Submitted by Novartis
BASEL - January 24, 2008 - World Leprosy Day 2008, on Sunday January 27, heralds a historic moment: leprosy is on the brink of elimination after more than two thousand years as a disabling disease that cruelly isolated and impoverished the people it infected. Healthcare leaders from around the world will gather next week at the International Leprosy Congress in Hyderabad, India, to discuss the final push toward eradication of the disease, as well as vigilance against a resurgence.
The fight against leprosy is a major public health success. Today, only four countries in the world face a prevalence of leprosy exceeding one case per 10 000 inhabitants, compared to 122 countries in 1985. Scientists, politicians, the World Health Organization (WHO), nongovernmental organizations (NGOs) and private-sector foundations have combined their efforts in the fight against the disease. Leprosy control today is at a critical juncture. Successes in fighting leprosytend to reduce the level of international attention and political commitment, but significant pockets remain in Asia, South America and Africa and could lead to a resurgence if diagnosis and treatment are neglected. The WHO reported approximately 225 000 leprosy cases worldwide at the beginning of 2007 "“ a reduction of about 98% compared to the early 1980s.
The International Leprosy Congress, probably the last to be held, from January 30 to February 4 in Hyderabad, aims to give important momentum for continued action in the fight against leprosy and contribute to the development of better tools and strategies to eradicate the disease. The Novartis Foundation for Sustainable Development which administers the Novartis Multi-drug therapy (MDT) donations since 2000 will take an active role in the discussions at the congress. Throughout its involvement in leprosy treatment and control, the Novartis Foundation has pioneered unconventional approaches like social marketing, with a profound impact on the way the disease is combated globally.
Leprosy was historically more than just an infectious disease. Considered a malady of the soul as well as the body in many cultures, leprosy had disastrous consequences for those who became infected. Sufferers were ashamed of their condition and tried to hide the disease for fear of social repercussions. Lack of treatment or delays in treatment increased the risk of 2/2 disabilities that, in turn, strengthened and perpetuated the stigma of the disease "“ a vicious cycle.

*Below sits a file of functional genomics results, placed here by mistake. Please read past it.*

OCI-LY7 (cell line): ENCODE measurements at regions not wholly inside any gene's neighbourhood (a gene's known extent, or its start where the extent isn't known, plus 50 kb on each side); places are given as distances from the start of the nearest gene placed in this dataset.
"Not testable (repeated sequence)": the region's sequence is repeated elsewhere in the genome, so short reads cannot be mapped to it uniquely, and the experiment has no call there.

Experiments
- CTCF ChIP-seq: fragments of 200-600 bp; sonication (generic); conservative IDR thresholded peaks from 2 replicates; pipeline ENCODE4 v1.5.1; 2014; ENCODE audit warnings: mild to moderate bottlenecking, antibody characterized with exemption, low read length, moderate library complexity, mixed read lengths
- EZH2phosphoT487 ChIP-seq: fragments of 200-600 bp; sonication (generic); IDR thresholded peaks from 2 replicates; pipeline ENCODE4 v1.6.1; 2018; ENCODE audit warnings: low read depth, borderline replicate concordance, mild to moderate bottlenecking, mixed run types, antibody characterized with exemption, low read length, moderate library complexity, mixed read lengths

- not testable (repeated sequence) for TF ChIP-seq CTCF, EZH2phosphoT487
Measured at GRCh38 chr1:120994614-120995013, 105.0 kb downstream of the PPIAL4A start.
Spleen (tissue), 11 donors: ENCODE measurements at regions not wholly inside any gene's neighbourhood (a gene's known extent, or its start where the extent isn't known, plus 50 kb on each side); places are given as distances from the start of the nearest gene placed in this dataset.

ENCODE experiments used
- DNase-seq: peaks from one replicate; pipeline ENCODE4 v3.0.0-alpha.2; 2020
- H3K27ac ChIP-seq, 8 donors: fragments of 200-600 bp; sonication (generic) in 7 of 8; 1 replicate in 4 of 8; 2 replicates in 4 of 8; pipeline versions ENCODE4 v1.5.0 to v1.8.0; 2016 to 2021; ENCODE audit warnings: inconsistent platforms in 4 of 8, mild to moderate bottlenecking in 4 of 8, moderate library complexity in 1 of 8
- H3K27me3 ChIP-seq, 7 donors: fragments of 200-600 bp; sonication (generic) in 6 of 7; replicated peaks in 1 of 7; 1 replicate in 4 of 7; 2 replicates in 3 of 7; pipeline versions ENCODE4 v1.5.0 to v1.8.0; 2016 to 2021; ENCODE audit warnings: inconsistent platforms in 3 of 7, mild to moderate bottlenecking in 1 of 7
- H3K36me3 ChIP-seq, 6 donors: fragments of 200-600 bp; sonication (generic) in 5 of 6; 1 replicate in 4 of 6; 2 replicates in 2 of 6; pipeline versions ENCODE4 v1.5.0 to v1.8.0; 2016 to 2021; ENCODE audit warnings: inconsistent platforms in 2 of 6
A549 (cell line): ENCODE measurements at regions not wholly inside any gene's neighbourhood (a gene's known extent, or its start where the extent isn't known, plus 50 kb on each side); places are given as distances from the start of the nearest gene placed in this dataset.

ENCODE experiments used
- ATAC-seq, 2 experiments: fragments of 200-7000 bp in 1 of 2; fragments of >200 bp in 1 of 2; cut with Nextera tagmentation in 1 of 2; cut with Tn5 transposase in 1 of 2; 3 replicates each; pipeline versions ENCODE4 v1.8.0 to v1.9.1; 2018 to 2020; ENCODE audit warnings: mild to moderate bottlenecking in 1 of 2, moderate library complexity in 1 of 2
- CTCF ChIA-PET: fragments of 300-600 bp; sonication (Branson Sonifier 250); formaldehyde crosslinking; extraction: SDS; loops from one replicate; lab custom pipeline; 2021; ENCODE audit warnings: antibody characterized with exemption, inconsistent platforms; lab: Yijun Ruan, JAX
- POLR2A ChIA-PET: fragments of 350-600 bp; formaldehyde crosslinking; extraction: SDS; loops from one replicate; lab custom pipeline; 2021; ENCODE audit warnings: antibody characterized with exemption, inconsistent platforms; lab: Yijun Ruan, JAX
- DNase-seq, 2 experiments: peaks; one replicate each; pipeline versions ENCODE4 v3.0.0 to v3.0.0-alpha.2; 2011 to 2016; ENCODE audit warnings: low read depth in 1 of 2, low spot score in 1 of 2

Since the early 1980s, the prevalence of leprosy has declined dramatically, thanks to the development of a curative treatment and its increasing availability, free of charge, to patients. MDT, the treatment recommended by the WHO, cures leprosy patients, interrupting transmission of the disease after the first dose of medication and preventing disabilities. Two of the three drugs used in multi-drug therapy were developed in the research laboratories of Novartis.
Nearly all of the global supply of MDT is provided by a collaboration between the WHO and Novartis. Based on estimates from the WHO, Novartis MDT donations helped cure about 4.5 million patients in the past seven years. Since 2000, the company has supplied more than 37 million blister packs at a cost of about USD 64 million. Novartis has committed to work with the WHO to provide free treatment for all leprosy patients in the world at least through the end of 2010.
About the Novartis Foundation for Sustainable Development
The Novartis Foundation for Sustainable Development plans and supports projects designed to strengthen and secure essential healthcare provision for the poor in developing countries. Through its events and publications, it seeks to promote dialogue on development policy between public and private-sector institutions. By means of scientific analyses, it helps to define the nature and limits of corporate social responsibility, particularly for pharmaceutical companies. For further information, please visit: www.novartisfoundation.org.
Novartis AG provides healthcare solutions that address the evolving needs of patients and societies. Focused solely on growth areas in healthcare, Novartis offers a diversified portfolio to best meet these needs: innovative medicines, cost-saving generic pharmaceuticals, preventive vaccines and diagnostic tools, and consumer health products. Novartis is the only company with leading positions in these areas. In 2007, the Group’s continuing operations (excluding divestments in 2007) achieved net sales of USD 38.1 billion and net income of USD 6.5 billion. Approximately USD 6.4 billion was invested in R&D activities throughout the Group. Headquartered in Basel, Switzerland, Novartis Group companies employ approximately 98,200 full-time associates and operate in over 140 countries around the world. For more information, please visit www.novartis.com.
Novartis provides innovative healthcare solutions that address the evolving needs of patients and societies. Headquartered in Basel, Switzerland, Novartis offers a diversified portfolio to best meet these needs: innovative medicines, eye care, cost-saving generic pharmaceuticals, preventive vaccines and diagnostic tools, over-the-counter and animal health products. Novartis is the only global company with leading positions in these areas. In 2012, the Group achieved net sales of USD 56.7 billion, while R&D throughout the Group amounted to approximately USD 9.3 billion (USD 9.1 billion excluding impairment and amortization charges). Novartis Group companies employ approximately 129,000 full-time-equivalent associates and operate in more than 140 countries around the world. For more information, please visit www.novartis.com.
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